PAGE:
Inventing schemes is not really cool

Android Developers Blog: Integrating Application with Intents — a nice writeup about really, seriously underappreciated Android feature, Intents. Somehow it's reminiscient of the revolutionary Magic Ink proposal, albeit on a push, not pull basis.

Having said that, I can't shake the feeling that making up URI schemes is not cool. Especially when they're made up to go with an Intent action which is actually redundant with the scheme. URI should point to a location, not embody action; actions should go in the action field (hey, action–action, ya see? almost like it was designed for that!).

OpenSuSE 11.2, ath5k and channel 13

Kernel 2.6.28 adds brand new WiFi regulatory domain handling; so if you upgrade from OpenSuSE 11.1 to 11.2 (and so from 2.6.27 to 2.6.31) you get this shiny new (FCC) sheriff's badge right there too. This is all fine and cool, only the userspace part is utterly broken in SuSE, so you're limited to world regulatory domain.

Ah, well, downloading Lineville's regulatory.bin fixes it. (Only it's a bit hard if you have NO FREAKING NETWORK because you use channel 13 on your AP and your OS decides that it's no channel 13 for you.) Or does it? Wait, it only gets better.

Now, apparently, your network card feels a citizen of the world. It doesn't matter you're an EU citizen in the EU and that the computer has been bought in the EU. EEPROM says world regdom, the kernel must obey. So you end up patching the driver to report correct regdom to kernel (because it obviously won't just let you override it, you malicious, evil bastard, you). I sure hope you have that kernel source around! And development tools. And stuff. Although I'd advise against those -s in the patch, they seem to break it further, dunno why.

Apparently you can use ath_info to patch up your EEPROM to report correct regdom, so you don't have to patch up ath.ko every time a kernel upgrade comes down the line. Fortunately the 11.1 repo's version still works. (It's regdom 0x37 for EU.) Just that... the card refuses to write it. So you're stuck with patching. Or just shut up and don't use channel 13. Which might explain exactly why it's usually less crowded. (Which, incidentally, is exactly why you'd want to use it.)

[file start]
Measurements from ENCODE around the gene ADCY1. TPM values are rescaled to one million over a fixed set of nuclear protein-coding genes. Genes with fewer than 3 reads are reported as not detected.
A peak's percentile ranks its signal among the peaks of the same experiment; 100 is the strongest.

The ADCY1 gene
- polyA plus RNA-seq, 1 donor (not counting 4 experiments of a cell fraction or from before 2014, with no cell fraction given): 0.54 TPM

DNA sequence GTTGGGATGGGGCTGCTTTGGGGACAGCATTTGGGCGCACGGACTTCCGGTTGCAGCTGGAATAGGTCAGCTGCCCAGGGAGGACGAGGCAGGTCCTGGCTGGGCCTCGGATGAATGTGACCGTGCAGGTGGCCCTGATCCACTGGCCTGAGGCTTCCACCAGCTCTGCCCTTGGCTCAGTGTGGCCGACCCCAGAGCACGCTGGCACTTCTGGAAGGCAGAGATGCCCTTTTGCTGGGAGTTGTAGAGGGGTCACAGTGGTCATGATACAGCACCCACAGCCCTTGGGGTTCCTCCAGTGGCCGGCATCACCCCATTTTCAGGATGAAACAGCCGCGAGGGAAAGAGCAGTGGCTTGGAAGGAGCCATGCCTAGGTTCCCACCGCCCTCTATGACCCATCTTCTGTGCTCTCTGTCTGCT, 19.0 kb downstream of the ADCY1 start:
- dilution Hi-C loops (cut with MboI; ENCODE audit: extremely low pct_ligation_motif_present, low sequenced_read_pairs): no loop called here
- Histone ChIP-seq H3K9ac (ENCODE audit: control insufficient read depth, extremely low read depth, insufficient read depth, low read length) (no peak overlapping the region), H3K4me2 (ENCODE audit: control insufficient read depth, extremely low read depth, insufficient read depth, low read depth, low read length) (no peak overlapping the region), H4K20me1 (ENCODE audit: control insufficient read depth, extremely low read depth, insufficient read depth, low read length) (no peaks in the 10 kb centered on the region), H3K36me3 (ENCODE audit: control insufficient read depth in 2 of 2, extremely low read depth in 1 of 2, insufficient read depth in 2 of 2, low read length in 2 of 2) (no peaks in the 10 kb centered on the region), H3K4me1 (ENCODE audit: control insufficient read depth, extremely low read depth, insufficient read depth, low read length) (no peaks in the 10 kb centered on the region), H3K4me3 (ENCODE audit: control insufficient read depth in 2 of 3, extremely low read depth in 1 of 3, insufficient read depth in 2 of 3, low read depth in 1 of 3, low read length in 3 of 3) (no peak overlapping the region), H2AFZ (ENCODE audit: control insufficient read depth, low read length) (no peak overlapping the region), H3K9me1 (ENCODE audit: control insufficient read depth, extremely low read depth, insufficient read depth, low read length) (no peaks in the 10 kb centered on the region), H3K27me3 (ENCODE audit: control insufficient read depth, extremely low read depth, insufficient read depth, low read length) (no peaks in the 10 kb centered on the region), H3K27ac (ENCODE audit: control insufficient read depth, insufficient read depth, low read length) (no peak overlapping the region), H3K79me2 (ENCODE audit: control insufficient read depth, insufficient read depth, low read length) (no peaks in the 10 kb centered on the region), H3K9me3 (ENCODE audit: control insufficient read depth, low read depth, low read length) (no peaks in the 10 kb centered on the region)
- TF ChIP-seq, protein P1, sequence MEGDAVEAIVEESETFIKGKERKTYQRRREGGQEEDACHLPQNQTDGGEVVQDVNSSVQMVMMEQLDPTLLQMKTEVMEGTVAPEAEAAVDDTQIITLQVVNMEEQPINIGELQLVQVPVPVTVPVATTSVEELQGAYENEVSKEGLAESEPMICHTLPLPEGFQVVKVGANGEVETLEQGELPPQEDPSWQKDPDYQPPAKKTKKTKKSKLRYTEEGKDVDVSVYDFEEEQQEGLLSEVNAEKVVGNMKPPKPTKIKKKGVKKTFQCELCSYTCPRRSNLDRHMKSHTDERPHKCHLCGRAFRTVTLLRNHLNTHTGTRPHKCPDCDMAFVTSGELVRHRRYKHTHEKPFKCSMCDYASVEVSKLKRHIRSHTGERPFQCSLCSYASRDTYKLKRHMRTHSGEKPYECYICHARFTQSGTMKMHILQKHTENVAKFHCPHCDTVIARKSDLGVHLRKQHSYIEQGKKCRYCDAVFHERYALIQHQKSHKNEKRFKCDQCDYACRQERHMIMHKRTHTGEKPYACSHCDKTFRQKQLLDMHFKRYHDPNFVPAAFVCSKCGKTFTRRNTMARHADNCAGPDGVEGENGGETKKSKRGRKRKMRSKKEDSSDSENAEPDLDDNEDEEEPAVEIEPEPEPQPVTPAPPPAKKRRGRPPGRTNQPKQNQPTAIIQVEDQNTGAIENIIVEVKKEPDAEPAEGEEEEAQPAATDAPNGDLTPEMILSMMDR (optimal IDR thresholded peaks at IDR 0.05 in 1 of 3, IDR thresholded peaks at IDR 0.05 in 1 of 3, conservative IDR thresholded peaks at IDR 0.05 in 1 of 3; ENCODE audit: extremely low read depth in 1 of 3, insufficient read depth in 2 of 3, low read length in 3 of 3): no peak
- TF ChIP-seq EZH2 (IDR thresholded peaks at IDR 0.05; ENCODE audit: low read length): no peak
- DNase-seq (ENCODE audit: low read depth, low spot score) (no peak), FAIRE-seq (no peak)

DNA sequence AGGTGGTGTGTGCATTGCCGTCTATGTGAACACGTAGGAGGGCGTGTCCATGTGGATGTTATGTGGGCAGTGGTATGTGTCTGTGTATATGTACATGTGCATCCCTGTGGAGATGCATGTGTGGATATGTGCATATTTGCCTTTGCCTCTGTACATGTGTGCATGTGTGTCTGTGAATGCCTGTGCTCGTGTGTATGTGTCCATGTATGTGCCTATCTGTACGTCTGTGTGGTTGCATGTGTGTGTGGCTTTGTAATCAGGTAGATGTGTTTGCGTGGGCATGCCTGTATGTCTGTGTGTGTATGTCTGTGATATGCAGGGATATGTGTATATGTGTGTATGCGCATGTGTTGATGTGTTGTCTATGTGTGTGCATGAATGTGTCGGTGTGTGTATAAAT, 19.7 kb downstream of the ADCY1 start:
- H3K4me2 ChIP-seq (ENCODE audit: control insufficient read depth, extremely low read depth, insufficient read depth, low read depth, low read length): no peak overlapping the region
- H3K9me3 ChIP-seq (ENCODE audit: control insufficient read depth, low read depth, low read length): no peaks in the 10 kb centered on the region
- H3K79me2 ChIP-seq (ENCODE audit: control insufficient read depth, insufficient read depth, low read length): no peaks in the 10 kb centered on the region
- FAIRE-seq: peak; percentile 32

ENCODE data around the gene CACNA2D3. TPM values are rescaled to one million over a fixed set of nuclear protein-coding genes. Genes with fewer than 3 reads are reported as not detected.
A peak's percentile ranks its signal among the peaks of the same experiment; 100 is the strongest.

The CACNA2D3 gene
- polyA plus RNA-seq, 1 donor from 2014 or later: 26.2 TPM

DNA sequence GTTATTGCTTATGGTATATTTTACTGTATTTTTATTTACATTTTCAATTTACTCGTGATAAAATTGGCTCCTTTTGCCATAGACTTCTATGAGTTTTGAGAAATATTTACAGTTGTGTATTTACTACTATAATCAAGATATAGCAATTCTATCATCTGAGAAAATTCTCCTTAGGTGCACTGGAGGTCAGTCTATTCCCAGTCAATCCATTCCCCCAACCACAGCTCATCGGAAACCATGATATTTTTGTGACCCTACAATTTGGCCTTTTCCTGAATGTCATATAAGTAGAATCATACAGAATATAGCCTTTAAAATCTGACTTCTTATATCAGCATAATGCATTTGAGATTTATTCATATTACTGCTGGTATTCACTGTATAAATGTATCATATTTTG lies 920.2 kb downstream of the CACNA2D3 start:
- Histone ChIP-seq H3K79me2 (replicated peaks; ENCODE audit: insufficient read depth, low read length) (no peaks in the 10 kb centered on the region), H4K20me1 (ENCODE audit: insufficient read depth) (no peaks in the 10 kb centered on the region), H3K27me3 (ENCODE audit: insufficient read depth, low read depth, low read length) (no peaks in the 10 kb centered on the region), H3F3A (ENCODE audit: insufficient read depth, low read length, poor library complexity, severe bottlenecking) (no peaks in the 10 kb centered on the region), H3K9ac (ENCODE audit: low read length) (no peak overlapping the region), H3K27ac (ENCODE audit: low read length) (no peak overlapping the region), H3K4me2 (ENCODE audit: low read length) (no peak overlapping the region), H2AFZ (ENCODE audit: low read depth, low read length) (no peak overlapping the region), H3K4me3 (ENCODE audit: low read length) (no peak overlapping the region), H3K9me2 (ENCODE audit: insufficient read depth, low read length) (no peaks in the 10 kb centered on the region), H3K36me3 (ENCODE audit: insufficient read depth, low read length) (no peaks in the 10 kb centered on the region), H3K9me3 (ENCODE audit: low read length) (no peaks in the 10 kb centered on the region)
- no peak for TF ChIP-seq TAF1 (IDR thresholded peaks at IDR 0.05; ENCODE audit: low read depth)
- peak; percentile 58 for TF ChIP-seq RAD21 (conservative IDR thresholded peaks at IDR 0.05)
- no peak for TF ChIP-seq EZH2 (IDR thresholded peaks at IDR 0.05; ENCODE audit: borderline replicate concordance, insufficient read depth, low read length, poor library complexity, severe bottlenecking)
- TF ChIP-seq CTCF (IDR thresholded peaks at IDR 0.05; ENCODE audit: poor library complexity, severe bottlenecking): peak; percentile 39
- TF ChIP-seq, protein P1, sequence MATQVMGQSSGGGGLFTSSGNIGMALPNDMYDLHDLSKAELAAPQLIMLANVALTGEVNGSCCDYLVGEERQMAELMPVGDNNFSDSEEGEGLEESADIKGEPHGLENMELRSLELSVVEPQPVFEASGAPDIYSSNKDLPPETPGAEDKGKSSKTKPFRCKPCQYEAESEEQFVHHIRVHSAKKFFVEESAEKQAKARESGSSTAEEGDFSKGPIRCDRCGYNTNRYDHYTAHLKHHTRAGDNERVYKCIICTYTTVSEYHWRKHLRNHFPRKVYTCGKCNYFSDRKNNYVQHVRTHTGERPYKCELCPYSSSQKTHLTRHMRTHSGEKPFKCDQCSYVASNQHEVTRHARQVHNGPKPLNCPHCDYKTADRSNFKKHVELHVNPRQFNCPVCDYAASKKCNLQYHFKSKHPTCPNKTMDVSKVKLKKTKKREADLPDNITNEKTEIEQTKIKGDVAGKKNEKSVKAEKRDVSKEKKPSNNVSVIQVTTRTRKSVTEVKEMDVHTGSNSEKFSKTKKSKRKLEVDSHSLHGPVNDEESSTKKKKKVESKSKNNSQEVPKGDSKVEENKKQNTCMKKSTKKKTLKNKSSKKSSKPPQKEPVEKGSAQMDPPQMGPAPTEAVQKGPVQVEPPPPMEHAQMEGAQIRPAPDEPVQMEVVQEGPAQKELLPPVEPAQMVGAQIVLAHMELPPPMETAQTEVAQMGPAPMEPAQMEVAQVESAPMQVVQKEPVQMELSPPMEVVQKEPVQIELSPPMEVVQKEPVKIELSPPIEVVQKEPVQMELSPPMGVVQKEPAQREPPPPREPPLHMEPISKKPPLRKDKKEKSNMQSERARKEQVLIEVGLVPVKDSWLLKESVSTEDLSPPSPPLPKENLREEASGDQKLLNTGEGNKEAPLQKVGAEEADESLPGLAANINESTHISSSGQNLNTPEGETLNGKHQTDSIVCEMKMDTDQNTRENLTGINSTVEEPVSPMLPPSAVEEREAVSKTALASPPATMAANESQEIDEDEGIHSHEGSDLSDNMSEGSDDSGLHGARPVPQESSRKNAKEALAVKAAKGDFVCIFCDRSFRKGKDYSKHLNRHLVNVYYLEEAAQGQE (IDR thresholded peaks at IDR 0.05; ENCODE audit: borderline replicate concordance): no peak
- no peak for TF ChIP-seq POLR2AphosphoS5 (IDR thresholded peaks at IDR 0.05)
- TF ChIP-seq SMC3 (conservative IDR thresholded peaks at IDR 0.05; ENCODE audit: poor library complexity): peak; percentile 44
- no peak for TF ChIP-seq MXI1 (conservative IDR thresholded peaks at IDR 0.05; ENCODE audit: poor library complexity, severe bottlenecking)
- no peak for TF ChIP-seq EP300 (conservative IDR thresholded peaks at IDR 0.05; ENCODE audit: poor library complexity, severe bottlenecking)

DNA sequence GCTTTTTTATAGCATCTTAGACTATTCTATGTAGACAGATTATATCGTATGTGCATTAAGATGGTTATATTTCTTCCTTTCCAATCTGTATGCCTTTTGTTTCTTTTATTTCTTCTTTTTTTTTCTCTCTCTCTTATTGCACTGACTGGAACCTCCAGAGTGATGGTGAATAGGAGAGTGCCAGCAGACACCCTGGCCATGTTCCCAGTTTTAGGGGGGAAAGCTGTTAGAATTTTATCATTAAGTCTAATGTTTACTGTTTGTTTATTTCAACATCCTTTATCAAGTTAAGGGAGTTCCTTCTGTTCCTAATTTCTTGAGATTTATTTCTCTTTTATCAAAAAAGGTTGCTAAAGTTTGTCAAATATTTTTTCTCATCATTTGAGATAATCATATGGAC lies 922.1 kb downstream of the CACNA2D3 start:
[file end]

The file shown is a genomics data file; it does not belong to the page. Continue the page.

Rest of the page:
Oh, wait, you can enable EEPROM writing on AR5110. You just need to pull the GPIO EEPROM write enable pin. Of course, there's no datasheet anywhere in sight. You're lucky your humble editor took the risk and brute-forced all 10 pins (ok, not all, but he was ready to) and found the magic combination. It's # ath_info -g 1:0 -w <base-address> regdomain 0x37. lspci -v will tell you the address.

Broken SPAA on Radeons with analog panels

If you have a Radeon with analog LCD panel and after upgrading something (possibly the radeon driver) SPAA suddenly no longer works for you in Qt4, try the following:

$ echo Xft.rgba: rgb >> ~/.Xresources
$ xrdb -merge ~/.Xresources

I'm too pissed off by this and debugging it for two days to offer any explanation (just to note, radeon's Option "SubPixelOrder" doesn't work; if you feel like digging, see qfontengine_ft.cpp, libXrender's and libXrandr's source). Also, YMMV. If it works you're on your own to make sure it gets loaded properly.


Hunky Punk — crawl dungeon on the bus

How deep dare you go?

Interactive fiction interpreter for Android released! Look at the code or just grab the package at Market.


HTC Dream's notification LED color.

Android documentation says:

public int ledARGB

The color of the led. The hardware will do its best approximation.

Best approximation my ass. I wanted #fb2a0c, I got pink. To get the orange color, I needed #080800, for which orange is most certainly not what I'd call best approximation. It seems that Dreams' drivers just feed the raw RGB values to the hardware without bothering to do any processing on them.

To make it easier to find out which color to feed your device to get the real best approximation of color you want, I made this quick and dirty android LED tester. Just slide the sliders until you're satisfied, note the values and get on with it.

As a note, you might want to only serve the fake colors to devices you tested them on, in case other devices handle this properly and your app would turn out to blink the LED in real #080800, which is to say, almost black. I do this with if (Build.DEVICE.equals("dream")) color = 0xff080800; else color = 0xfffb2a0c; obviously if you test on more devices and they're all equally quirky, you need to add more checks.